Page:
by Ed Fortunato
Constellation is an IMA Member
Do you ever get frustrated when your smartphone constantly seems to be running low on battery? Well then, you have an energy storage issue. Batteries are a small and, at times, a primitive form of energy storage. From Duracell to your car battery, they are all small storage devices that use power when it is needed and can sometimes fail when needed the most.
Our reliance on batteries continues to grow, whether it’s smartphone or automobile-related. In fact, it is estimated that by 2025 lithium batteries – known for their long-life span – will be a $94 billion global industry, according to a Market Research Report.1 The domination of lithium by the Asian market and its high demand has the potential to make the commodity more expensive and less accessible.
China’s Domination of Lithium Ion and its Impact
Over the years not much has changed with batteries. Most come in a small cylindrical form with a very limited lifespan, and some have recharging capabilities. In the 1990s, lithium-ion batteries became popular for laptop and high-tech applications. Lithium-ion batteries have also been called upon for many applications, automobile and electricity storage being the largest.2 For example, Tesla is building a factory to mass produce lithium-ion batteries in the Nevada desert for use in electric vehicles. Lithium-ion batteries are destined to power home power storage units (i.e., a backup generator). This makes lithium-ion batteries the most viable large-use storage solution but there are challenges to keeping prices low and ensuring their long-term accessibility.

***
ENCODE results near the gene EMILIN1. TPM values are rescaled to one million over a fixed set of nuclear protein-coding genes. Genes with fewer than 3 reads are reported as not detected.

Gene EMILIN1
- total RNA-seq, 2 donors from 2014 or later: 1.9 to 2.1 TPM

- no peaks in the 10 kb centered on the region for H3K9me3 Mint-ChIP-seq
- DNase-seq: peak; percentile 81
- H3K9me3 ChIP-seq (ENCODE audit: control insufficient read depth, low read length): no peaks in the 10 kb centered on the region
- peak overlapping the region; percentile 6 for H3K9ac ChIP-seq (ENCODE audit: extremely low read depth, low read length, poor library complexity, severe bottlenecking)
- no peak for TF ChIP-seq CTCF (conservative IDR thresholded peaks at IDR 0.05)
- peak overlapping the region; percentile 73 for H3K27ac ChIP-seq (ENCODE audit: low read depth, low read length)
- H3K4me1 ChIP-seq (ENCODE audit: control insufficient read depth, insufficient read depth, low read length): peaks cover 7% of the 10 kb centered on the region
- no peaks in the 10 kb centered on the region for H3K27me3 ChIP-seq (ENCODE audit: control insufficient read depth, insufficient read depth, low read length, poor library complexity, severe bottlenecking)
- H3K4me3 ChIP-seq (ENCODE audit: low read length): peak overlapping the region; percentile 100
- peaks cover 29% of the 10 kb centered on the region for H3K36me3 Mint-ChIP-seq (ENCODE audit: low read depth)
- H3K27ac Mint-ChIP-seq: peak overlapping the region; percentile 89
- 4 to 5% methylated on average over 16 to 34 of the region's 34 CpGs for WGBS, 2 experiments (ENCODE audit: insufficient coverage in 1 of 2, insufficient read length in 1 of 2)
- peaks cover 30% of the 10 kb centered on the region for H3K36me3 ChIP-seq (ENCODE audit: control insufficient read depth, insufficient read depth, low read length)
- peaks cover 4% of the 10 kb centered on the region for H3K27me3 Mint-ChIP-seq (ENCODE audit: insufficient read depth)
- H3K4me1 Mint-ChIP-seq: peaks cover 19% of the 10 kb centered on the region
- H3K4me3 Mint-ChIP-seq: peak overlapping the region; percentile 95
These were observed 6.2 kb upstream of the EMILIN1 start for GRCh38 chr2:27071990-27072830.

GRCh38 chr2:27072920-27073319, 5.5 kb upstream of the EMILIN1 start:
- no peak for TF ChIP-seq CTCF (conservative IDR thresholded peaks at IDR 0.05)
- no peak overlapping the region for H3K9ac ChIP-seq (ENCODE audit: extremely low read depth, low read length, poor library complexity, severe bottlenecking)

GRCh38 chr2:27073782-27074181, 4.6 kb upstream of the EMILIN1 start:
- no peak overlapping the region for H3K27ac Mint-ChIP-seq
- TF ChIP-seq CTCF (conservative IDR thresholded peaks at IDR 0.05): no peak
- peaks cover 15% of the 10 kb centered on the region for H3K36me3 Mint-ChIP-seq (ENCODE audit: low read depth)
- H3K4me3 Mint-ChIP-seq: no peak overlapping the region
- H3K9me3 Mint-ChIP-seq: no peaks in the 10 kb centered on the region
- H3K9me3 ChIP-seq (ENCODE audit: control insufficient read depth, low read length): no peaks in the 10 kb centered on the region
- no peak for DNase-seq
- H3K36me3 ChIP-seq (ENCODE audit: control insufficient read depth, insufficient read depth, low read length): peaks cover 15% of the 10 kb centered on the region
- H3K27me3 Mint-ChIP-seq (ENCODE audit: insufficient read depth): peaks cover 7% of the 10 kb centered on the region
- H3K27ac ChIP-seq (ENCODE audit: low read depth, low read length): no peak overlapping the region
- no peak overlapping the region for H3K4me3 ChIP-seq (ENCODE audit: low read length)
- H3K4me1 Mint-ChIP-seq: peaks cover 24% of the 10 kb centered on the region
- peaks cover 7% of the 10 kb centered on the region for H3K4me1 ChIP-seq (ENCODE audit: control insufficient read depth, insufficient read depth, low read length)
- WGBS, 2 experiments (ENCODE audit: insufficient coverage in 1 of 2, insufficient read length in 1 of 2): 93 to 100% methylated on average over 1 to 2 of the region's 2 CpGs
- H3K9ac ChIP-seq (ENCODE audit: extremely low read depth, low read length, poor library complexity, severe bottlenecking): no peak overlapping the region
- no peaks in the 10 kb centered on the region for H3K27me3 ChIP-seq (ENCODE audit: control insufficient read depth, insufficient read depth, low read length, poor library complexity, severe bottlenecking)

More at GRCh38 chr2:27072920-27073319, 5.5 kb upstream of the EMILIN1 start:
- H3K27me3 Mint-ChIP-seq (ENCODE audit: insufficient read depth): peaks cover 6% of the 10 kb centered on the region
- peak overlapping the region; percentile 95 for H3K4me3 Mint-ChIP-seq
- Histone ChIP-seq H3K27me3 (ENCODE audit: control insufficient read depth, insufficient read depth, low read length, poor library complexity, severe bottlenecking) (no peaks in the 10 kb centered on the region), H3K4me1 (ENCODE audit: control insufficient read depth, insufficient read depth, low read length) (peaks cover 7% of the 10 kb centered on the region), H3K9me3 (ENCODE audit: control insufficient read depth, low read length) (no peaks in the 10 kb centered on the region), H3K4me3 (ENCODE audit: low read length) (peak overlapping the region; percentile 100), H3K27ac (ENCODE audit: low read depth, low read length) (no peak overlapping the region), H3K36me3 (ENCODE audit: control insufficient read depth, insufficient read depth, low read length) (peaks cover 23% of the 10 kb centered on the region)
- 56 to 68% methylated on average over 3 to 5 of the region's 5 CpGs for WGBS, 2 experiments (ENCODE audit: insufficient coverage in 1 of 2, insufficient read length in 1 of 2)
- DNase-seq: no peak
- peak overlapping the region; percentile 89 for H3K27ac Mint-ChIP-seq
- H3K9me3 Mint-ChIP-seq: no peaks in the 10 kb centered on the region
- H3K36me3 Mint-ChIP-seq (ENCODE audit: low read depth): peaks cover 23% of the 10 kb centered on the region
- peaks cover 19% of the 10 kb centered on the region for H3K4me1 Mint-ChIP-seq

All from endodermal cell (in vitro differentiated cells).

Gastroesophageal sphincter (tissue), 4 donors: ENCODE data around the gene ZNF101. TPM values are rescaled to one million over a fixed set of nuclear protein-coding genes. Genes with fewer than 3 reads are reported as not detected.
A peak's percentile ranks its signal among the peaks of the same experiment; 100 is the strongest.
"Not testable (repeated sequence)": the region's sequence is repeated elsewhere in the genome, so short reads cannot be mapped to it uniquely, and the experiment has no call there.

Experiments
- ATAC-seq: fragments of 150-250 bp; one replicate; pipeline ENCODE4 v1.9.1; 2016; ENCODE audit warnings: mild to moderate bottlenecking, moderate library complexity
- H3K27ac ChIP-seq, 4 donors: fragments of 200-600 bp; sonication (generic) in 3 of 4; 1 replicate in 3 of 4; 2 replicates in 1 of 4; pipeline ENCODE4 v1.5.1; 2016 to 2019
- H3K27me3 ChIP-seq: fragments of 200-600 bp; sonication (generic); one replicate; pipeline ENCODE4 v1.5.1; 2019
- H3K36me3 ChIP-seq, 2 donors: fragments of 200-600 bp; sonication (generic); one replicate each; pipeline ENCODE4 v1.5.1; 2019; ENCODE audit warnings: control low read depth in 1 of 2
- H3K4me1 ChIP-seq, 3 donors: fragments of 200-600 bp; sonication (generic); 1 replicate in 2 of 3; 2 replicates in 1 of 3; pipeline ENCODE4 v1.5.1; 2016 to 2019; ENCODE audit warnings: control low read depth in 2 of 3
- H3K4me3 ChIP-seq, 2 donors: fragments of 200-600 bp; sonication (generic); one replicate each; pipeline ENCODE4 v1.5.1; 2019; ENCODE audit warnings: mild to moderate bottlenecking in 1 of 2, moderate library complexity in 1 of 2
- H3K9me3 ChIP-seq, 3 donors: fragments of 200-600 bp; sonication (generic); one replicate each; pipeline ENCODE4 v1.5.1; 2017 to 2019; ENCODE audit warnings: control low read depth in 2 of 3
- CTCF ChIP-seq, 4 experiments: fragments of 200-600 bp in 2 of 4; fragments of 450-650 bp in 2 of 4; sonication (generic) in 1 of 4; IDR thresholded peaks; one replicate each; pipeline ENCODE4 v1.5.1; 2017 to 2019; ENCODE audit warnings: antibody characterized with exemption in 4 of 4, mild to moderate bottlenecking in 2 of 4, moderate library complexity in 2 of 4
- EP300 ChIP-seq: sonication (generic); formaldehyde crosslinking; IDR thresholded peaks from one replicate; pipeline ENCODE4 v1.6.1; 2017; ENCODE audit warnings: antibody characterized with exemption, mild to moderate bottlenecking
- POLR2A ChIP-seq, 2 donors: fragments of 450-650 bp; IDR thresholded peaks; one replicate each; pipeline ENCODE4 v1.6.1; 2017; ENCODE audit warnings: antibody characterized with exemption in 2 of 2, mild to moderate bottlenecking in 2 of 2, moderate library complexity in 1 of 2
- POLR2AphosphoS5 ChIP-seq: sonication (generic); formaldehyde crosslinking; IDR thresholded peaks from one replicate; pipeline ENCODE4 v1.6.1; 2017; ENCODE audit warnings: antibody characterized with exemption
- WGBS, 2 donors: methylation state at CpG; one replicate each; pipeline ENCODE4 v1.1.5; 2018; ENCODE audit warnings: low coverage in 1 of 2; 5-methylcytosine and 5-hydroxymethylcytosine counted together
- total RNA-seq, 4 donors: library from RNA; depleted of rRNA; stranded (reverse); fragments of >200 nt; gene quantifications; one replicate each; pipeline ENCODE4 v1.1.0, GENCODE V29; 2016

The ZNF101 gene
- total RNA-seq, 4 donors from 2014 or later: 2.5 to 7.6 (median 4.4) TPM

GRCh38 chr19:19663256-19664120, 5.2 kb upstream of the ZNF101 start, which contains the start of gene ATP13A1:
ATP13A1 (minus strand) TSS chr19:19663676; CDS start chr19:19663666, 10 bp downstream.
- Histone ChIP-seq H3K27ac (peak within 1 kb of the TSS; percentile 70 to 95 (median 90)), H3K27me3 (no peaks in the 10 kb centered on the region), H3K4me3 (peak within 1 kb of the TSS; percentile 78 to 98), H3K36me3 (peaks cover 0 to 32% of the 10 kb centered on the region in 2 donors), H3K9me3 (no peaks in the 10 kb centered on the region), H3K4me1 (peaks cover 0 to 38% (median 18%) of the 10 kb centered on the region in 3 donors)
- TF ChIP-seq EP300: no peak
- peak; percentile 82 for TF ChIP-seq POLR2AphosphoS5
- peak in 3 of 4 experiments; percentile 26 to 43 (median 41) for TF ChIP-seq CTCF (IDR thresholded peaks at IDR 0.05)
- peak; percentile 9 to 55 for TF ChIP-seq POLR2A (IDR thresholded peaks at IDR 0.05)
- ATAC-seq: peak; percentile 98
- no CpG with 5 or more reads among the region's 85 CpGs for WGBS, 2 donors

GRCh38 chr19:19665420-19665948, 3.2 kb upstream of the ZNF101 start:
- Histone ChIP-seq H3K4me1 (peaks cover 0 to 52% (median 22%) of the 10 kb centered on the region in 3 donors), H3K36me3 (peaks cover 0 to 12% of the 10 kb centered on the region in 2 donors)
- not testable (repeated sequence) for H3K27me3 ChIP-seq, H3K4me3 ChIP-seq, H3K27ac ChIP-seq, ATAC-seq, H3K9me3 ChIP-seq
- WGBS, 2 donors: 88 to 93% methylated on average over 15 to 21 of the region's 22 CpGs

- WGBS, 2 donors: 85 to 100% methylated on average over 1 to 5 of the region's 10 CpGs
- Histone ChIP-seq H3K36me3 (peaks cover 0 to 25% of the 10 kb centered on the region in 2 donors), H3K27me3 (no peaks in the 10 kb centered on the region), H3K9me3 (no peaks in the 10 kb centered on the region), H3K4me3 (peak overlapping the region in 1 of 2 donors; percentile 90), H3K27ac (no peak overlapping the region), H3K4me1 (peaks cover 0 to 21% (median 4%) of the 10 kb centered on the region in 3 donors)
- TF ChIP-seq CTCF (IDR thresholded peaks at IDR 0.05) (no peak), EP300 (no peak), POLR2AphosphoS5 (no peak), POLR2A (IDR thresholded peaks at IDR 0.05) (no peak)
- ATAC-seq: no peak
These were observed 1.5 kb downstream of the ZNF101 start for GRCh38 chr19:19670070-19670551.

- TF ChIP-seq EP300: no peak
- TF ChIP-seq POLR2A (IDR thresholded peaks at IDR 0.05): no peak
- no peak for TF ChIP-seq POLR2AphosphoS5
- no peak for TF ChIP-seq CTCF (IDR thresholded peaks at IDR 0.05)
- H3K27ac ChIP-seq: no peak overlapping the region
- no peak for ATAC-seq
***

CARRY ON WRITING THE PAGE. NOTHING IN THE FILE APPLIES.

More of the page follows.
Lithium-ion batteries are comprised of both lithium and cobalt. Over the last few years, China has quietly bought access to about 85% of the world’s cobalt3 and has control of more than half of the world’s lithium production.4 With China cornering the cobalt market, access to the product will become more difficult and more expensive. Since 2016, the price of cobalt has risen ~260%, and consumers have already been scouring the world for unconventional access to both cobalt and lithium.
Over the last few years, China has quietly bought access to about 85% of the world’s cobalt and has control of more than half of the world’s lithium.
These challenges are leading more companies to find a comparable alternative that is more accessible. BMW and Volkswagen are two companies that have been looking for alternate sources for quite some time. Anticipating these challenges, Exelon, Constellation’s parent company, invested in Volta Energy Technologies, a startup company that identifies and evaluates promising new storage technologies, particularly alternative chemistries. Learn more about Volta’s mission in a Bloomberg article.
Finding an Alternative to Lithium-Ion Batteries
So far there isn’t a commercially feasible alternative to lithium-ion batteries, but that may be about to change. Zinc-air batteries, originally tested by Thomas Edison, are one of several potential alternatives to lithium-ion batteries. Zinc-air batteries are powered by oxidizing zinc with oxygen from the air. An energy technology company owned by entrepreneur and engineer Dr. Soon-Shiong, has implemented zinc-air batteries in more than 100 villages in Africa and has found that the benefits to using zinc-air batteries are plentiful:5
- They have worked successfully without a grid.
- Their cost is appealing with a cost of $100 a kilowatt hour vs ~$250 for lithum-ion.
- They do not come with a risk of anyone cornering the zinc market with zinc being a common material.
Zinc-air for automobile applications, such as electric vehicles, will impact the energy industry and the auto industry. The introduction of zinc-air as a solution to effective battery storage makes visions of automobiles with 500-mile range and inexpensive batteries plausible. Most companies are still in the early stages of developing zinc-air batteries, with some not taking their first commercial orders until sometime next year.
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